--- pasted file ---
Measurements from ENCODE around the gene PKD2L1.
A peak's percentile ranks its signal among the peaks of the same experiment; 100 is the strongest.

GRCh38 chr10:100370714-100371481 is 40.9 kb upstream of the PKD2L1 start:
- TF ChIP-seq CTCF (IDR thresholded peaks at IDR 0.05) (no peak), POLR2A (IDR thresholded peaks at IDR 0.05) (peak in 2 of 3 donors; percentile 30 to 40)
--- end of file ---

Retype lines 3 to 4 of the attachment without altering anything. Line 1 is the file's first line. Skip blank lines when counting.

GRCh38 chr10:100370714-100371481 is 40.9 kb upstream of the PKD2L1 start:
- TF ChIP-seq CTCF (IDR thresholded peaks at IDR 0.05) (no peak), POLR2A (IDR thresholded peaks at IDR 0.05) (peak in 2 of 3 donors; percentile 30 to 40)